I read stuff from one vet saying to rotate, another saying not to. I personally think feeding as much variety, and always adding in fresh foods, is good as long as the dog can handle it. We're both solid evidence this works great for our animals :) Maybe it's a "know your pet" thing but there's nothing I've seen to convince me it's negative. I only know about enzymes in the raw aspect, so I'm not versed too much in the cooked form (or lack of?) but I'd think supplementing them is a good idea as not sure digestive enzymes really cut it. That's why you add in the freash items, but I have a cat who refuses to eat anything not cooked to death.

Check out this read as it talkes about how important adding enzymes to our diet is, or making sure you eat enough food that isn't nutritionally dead... but they reference dogs and studies done on rats. I think it's a good idea for any carnivore eating cooked food to be fed enzymes, obviously not the plant-based ones lol I'm going to get my cat some :)

Living and Raw Foods: Enzymes and Longevity
 

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Rotational feeding is a marketing gimmick that was started by Natures Variety. The basis of it is simple: Make up a story that a dog needs variety and leave it to the customer to go overboard with how frequently they change. A large proportion of people will then buy food in smaller bags at a higher cost per pound. Very Clever.

My nutritional issue with rotational feeding is that it leaves you with few if any choices if you have problem dog. Let's face it, how many proteins are there? If you take this concept to extremes, and people do, there is no such thing as a "novel" protein before long.

Overall, when a company recommends this, it is generally due to the economics of smaller packaging rather than science.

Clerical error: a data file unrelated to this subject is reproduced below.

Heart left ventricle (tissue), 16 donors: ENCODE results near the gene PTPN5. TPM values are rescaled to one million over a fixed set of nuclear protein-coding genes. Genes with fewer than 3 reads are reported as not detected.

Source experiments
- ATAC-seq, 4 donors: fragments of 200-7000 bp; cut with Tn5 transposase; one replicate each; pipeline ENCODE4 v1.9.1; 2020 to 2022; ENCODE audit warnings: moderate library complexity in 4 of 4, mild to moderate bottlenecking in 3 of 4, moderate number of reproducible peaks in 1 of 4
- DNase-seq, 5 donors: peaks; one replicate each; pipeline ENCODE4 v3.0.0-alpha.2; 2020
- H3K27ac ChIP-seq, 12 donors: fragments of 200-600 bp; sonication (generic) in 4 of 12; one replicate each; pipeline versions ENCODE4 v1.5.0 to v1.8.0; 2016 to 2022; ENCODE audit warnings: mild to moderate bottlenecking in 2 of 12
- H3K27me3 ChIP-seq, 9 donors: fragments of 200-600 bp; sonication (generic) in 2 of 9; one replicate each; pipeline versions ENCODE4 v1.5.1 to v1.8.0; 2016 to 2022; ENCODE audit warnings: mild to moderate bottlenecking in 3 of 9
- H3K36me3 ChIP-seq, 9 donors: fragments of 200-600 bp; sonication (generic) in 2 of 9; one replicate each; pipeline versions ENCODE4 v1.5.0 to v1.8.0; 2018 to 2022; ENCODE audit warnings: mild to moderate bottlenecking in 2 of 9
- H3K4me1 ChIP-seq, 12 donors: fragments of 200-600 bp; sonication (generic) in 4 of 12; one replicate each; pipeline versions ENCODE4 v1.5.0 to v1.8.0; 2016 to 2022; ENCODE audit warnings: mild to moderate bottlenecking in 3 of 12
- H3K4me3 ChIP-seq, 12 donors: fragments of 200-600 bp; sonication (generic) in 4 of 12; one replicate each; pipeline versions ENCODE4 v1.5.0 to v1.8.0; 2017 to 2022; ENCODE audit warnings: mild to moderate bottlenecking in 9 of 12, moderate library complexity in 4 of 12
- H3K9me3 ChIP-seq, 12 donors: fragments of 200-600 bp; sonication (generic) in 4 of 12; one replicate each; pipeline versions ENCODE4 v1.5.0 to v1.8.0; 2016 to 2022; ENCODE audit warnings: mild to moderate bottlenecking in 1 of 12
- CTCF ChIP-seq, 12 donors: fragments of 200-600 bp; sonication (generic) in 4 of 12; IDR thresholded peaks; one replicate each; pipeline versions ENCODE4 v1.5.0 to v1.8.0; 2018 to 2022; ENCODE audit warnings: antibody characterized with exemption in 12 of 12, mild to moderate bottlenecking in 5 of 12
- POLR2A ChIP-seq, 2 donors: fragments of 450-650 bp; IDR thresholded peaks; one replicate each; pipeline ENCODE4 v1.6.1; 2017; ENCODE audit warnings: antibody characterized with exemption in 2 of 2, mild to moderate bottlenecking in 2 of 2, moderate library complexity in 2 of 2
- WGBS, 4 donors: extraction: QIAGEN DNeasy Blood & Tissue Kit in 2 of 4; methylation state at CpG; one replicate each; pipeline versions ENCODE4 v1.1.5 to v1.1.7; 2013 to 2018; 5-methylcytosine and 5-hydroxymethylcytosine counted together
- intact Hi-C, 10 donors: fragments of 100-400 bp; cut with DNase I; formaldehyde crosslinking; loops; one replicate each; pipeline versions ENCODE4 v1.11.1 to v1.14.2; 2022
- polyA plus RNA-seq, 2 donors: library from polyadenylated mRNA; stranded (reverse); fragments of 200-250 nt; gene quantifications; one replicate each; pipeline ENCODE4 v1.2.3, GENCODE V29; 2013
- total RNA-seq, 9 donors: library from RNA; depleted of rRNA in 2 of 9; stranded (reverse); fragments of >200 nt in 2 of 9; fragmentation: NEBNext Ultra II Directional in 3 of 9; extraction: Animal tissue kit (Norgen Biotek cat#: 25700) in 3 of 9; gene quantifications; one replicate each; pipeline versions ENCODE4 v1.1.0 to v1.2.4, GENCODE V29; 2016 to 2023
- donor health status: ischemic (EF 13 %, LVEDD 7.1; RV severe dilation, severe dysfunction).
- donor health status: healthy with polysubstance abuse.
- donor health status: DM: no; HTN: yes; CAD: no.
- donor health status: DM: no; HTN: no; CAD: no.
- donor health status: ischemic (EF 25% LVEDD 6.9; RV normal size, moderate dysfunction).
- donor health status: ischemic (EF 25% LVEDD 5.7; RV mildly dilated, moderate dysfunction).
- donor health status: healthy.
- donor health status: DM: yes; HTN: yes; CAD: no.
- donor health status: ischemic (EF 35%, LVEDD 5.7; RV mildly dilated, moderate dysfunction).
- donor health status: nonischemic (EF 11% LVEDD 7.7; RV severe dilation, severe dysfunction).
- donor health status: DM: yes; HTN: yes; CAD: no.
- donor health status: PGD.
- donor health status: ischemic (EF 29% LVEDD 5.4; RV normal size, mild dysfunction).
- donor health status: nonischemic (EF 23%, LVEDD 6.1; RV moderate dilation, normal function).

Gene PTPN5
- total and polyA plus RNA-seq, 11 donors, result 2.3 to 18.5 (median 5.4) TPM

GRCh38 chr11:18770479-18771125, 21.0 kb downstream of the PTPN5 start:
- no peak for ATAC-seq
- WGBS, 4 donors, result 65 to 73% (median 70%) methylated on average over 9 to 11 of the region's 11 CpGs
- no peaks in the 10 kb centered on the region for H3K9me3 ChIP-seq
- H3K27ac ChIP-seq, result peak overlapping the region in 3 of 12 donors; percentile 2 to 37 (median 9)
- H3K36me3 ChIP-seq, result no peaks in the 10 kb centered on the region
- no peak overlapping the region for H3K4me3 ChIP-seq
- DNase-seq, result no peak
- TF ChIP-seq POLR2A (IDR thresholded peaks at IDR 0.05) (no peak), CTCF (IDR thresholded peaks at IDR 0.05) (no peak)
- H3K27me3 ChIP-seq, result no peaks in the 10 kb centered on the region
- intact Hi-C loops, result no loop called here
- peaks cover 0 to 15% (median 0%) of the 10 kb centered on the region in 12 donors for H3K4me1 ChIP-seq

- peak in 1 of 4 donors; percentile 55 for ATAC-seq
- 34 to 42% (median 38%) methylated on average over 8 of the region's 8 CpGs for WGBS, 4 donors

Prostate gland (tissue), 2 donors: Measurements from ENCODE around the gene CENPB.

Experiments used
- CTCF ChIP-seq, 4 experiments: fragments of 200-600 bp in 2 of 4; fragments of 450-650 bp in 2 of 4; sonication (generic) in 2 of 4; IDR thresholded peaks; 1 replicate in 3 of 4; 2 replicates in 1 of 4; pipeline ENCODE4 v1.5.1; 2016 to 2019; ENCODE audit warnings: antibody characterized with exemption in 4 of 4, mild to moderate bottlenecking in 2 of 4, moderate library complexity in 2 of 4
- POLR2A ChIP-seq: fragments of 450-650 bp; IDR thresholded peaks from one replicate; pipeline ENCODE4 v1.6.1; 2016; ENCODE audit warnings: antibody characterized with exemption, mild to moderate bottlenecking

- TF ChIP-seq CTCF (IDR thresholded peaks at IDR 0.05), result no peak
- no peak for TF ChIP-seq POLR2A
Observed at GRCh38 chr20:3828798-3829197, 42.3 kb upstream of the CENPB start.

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Discussion Starter #10
I did it well before I knew of Nature's Variety, but I didn't call it rotational feeding, I called it feeding the best I could afford at the time or best deal at that time! :)


I agree it depends on the dogs. Some dogs don't do well with changes. Others are fine.

Over the years (speaking of about 10+ yrs ago really), the one and only food I fed long term would be Pro Plan Performance and that was b/c I got it dirt cheap from a friend who worked at a distribution company and dogs loved it and did fantastic on it. Then Wellness came out and people online convinced I was killing my dogs by feeding PPP and I did a slow transtition to Wellness and really almost killed by dogs. They did horrible on it and after 3-4 months of forcing them to eat it, Zeus bloated and almost died. I have never since nor will ever feed that food again. I know a lot people like their grain free formula, but I still carry a grudge against the company. Plus they were really rude and nasty about it when I contacted them with my problems. That is when I ended up going raw and did for about 5-6 yrs. Then lost some suppliers and cost prohibited continuing. Zeus did however bloat again on raw and torsion. Then he bloated on Taste of the Wild and died about a month later at age 11 as his body just couldn't recover again. I think if I had kept him on PPP his entire life, he may have never had a problem. He did the best on that food, but I'll never know.

But then there are dogs like Red and Prancer 2 Min Pins I had and they literally had cast iron stomachs. Prancer ate most of a 5lb bag of flour and other than farting white dust, didn't even slow him down. He also climbed onto the fire wood and up on to the mantel and got in the stockings one Christmas and ate an entire 1lb chocolate Santa with no issue. He was a foster and was eventually adopted and they had to pin their garbage bag to the ceiling to keep him out of it! Finally after several years, they gave him back when they had some family issues. He was over weight and had CHF, so had to go on a diet. Thought we were doing really good restricting his diet, but in 1 week he gain 11 oz. Had another foster, female Dobe who was lactating. Picked up as a stray w/ no puppies and she was nursing a 10 yr old Min Pin! Then I thought for sure we had killed him when I have no clue how the short little fat tub of lard got the bagels off the back of the kitchen counter. He ate 5 1/2 big Lenders bagels and I found him passed out with the last 1/2 of a bagel in his mouth laying on his back. I thought he was dead until I touched the bagel! He took scavenging to a whole new level.